Last week, I was trying to come up with an appetizer to bring to dinner at Jen and Zack’s. I was at the Nugget and the typical almost-too-friendly bagger starting gleefully naming things he would make now that cherry season has begun. One of the things was a galette (the first time I heard it spoken aloud, though I’ve been seeing recipes for them for a while). This inspired me, and I looked for a recipe. I found one in Alice Waters’ The Art of Simple Food. It describes in beautiful, simple language the intricacies of creating a perfect tart crust.
So the trick to proper tart dough is to handle it as little as possible. For one galette, I started with 1 cup of all-purpose flour, and cut in 3/4 of a stick of butter. The butter needs to be cold. I used a pastry cutter, but if you combine with your fingers, use the tips of your fingers and not the warm palms of your hand. You don’t want the butter to melt in the flour. Combine until the mix is crumbly, with large-ish pieces of butter left in. Mix in about 1/4 cup of ice water, slowly, and push the dough together with a fork. Add just enough water for the dough to form large clumps. Bring the dough together and form a ball. The dough should not be too moist or sticky. Wrap the dough in plastic and flatten into a disc. Let it sit in the fridge for at least an hour.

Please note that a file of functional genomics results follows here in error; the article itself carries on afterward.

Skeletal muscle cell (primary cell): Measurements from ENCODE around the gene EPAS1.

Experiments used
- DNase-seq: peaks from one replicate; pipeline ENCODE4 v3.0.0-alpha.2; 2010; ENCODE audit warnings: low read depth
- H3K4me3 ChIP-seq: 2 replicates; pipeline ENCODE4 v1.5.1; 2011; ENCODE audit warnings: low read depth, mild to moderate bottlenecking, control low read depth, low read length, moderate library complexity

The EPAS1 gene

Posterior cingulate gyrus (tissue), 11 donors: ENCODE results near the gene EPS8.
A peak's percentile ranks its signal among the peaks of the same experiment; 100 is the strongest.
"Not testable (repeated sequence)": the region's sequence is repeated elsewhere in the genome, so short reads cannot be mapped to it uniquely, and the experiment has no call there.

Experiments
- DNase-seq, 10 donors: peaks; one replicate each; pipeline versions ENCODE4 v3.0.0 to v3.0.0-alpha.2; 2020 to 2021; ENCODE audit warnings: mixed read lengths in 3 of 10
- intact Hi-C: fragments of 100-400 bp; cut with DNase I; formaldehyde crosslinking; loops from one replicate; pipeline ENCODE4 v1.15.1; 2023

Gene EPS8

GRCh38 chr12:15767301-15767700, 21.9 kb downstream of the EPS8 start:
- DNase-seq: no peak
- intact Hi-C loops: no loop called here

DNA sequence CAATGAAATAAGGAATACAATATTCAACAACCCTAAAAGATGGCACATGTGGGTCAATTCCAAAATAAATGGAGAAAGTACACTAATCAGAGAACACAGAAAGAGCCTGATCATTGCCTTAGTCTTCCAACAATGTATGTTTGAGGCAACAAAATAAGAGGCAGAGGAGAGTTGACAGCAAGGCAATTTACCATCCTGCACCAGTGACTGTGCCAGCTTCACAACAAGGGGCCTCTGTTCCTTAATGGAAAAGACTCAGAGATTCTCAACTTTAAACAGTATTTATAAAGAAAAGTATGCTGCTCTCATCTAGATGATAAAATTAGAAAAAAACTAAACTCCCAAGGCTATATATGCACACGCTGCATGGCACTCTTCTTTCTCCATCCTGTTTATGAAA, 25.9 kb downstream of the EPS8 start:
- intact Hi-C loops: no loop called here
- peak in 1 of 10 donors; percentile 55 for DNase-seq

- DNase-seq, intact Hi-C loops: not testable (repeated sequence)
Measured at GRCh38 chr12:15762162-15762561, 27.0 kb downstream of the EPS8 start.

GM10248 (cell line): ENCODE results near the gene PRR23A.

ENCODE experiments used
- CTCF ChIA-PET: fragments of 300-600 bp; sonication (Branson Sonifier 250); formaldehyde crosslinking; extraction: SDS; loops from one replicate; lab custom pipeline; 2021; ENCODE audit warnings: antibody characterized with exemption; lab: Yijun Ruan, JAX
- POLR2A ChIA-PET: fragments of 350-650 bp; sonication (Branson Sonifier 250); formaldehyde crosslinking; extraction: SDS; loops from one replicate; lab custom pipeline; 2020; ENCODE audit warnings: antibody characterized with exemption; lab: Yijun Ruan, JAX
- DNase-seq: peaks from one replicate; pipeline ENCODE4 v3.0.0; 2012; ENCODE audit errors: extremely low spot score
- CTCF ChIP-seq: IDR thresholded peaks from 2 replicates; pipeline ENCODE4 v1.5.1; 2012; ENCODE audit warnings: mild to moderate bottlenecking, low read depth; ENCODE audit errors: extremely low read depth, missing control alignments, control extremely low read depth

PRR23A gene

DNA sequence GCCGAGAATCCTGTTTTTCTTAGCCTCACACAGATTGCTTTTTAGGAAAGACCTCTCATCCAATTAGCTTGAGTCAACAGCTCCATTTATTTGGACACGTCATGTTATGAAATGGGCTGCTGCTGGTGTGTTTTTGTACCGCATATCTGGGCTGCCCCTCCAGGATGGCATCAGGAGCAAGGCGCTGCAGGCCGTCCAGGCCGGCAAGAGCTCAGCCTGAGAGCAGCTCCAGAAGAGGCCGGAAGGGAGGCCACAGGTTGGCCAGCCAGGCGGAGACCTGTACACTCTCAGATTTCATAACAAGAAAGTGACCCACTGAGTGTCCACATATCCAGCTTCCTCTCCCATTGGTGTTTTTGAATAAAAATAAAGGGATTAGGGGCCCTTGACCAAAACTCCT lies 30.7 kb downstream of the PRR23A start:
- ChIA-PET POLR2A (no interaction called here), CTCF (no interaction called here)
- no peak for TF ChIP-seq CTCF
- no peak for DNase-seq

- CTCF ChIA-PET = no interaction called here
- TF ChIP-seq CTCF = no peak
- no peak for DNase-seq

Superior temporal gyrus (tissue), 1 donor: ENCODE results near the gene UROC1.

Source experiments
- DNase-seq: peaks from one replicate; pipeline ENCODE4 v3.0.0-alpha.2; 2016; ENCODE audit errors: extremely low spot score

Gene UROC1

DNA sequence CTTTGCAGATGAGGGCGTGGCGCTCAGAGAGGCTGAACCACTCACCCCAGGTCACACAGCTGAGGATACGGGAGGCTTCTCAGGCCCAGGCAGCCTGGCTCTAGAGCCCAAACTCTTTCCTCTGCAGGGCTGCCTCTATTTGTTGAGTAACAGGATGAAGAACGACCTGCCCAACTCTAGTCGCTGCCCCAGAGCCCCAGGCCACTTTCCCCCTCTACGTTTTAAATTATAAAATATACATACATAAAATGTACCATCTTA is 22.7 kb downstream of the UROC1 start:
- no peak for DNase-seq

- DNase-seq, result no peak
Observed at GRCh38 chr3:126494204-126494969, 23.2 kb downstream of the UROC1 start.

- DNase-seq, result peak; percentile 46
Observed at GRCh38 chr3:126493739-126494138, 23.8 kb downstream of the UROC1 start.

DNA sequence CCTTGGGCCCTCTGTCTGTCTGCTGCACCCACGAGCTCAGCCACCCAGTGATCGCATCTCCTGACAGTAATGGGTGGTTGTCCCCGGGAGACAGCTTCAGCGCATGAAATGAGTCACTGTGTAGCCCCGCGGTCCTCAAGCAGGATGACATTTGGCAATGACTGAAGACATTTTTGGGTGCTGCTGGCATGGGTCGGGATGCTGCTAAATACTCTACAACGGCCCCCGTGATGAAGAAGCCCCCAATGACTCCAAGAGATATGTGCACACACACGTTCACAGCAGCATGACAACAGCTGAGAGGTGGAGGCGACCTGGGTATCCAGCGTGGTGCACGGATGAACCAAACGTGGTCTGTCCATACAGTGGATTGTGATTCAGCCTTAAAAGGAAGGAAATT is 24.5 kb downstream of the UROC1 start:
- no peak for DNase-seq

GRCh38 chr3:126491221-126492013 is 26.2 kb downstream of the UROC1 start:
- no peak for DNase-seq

When ready to prepare, roll out the dough to a thickness of about 1/8 inch, rolling from the center of the circle outward. Fill it with pretty much anything you like. It is best to use a layer of filling that is about twice as thick as the crust. Spread (or arrange) your filling on the dough, leaving half an inch or so around the edges. Fold the dough over the filling as pictured.
I decided to fill mine with spring onions and grated yellow squash, sauteed in butter with fresh thyme sprigs until soft. Brian grated the squash, as documented above.
Bake the galette at 350 degrees for 40-50 minutes. I think I took mine out at 47 minutes. The crust should look golden and flaky.
I have to say, this galette was pretty awesome. However, it is not at its best as an appetizer for tons and tons of amazing grilled pizza (which will be the topic of my next post, coming shortly). I suggest serving it with something light, like salad, because it is not light itself. I’m excited to fill this crust with other lovely spring things, and perhaps some cheese. Or fruit. You should too.